Three Cambodians Missing After Mekong Bank Collapse

Villagers say the cave-in was caused by illegal sand dredging.

A map showing Preah Prasop commune in Cambodia's Kandal province.

Authorities in Cambodia’s Kandal province are searching for a family of three believed drowned after an embankment on a heavily dredged bend of the Mekong River collapsed into the water, taking their home with it.

Officials said the incident on Tuesday evening in Preah Prasop commune in Kandal’s Ksach Kandal district was a “natural disaster,” but residents claimed that boats illegally dredging sand for export along the river had weakened the banks, which caused the deadly cave-in.

Police said they deployed dive teams after the collapse occurred, but fear the three people may have drowned.

Those missing are believed to be a 40-year-old woman, her son, and grandson, according to authorities, who said that a fourth person was injured in the incident and was currently being treated at a local hospital.

A villager named Ven Noy told RFA’s Khmer Service that it was unlikely for the three to have survived.

“The pillows and blankets are floating to the surface,” he said.

“I think the bodies are probably trapped inside the house.”

Other residents of Preah Prasop said “experts” were on their way to assist in search efforts and that they had not given up hope of finding the three people.

Cause of collapse

Tor Yun, chief of the commune, which lies about 30 kilometers (20 miles) northeast of the capital Phnom Penh, said authorities had warned that the river bank might cave in but that villagers had remained in the area, calling the incident a “natural disaster.”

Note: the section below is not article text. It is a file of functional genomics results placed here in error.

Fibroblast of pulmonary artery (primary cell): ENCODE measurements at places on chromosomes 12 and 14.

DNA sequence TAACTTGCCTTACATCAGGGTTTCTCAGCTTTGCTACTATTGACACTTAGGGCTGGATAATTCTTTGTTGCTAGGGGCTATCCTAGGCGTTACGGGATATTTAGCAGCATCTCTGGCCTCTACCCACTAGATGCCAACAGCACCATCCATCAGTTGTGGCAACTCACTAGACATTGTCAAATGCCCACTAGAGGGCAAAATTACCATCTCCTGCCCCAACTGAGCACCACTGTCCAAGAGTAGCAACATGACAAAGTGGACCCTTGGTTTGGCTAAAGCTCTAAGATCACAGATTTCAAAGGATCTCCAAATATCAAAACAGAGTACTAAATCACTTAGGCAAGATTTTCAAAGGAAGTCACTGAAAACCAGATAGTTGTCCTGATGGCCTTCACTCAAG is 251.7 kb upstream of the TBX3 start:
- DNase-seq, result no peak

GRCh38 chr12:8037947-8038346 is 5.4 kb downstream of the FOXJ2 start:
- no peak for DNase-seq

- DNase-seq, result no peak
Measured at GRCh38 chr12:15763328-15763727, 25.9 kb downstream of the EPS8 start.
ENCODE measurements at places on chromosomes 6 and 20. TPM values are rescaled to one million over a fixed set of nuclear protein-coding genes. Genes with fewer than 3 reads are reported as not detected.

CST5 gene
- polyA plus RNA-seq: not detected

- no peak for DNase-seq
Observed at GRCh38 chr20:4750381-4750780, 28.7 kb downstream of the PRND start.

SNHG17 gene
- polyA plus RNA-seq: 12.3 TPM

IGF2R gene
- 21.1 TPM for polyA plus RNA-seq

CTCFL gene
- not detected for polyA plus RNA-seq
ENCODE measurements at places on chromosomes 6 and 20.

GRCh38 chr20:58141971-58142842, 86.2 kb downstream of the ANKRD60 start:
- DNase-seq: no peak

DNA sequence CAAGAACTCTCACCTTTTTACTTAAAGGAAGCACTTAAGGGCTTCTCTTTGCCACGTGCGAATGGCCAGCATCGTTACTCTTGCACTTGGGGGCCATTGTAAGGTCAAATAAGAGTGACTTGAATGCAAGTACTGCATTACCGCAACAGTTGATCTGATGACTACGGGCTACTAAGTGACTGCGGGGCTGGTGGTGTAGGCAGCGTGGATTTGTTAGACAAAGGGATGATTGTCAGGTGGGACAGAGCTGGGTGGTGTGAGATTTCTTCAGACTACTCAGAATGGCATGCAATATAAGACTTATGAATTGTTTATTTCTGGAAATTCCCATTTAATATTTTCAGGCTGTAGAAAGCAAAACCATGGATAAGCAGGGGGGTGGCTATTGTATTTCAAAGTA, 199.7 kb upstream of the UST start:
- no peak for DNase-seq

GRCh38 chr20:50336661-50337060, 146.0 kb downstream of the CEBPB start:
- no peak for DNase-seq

He said that during the dry season in Cambodia, the waters of the Mekong recede into the nearby Ton Le Sap River, and the low water level may have caused the bank to give way.

“We are asking the villagers not to build homes close to the river to avoid another disaster,” he said.

But several villagers told RFA that they believed the collapse was the result of sand dredging operations, which they said continue “day and night,” despite a government ban on the practice along the Mekong and the Ton Le Sap since October.

The landlord of the collapsed home, Leap Chheng Souy, said Tuesday’s incident was “the first time that the river bank had collapsed” in the area.

He said that nearby stretches of the Mekong had often been used for sand dredging during the past five years.

Other witnesses said that there was no indication that the bank was in danger of collapse before Tuesday, suggesting that riverbed excavation far below the land’s surface had caused it to cave in.

Villager Ven Noy said “there were a few cracks” on the bank before the collapse.

During the rescue operation, RFA reporters witnessed boats loaded full of sand on the river.

Dredging plan

Environmentalists say sand dredging endangers villagers and damages local ecosystems.

Prime Minister Hun Sen imposed a ban in October last year on dredging along the Mekong and Ton Le Sap, but less than two months later the Cambodia Daily reported that the Ministry of Water Resources had impounded five barges in Kandal province for flouting the suspension.

In December, residents of Kandal’s Ksach Kandal district held a protest along the banks of the Mekong against five other barges also pumping sand in an apparent violation of the government ban, the report said.

Complaining that the dredging would cause the riverbank to collapse, organizers said the company which owned the boats had been given a license to operate which was later nullified by the government, but had continued to work in the area.

Reported by Van Vicha for RFA’s Khmer Service. Translated by Samean Yun. Written in English by Joshua Lipes.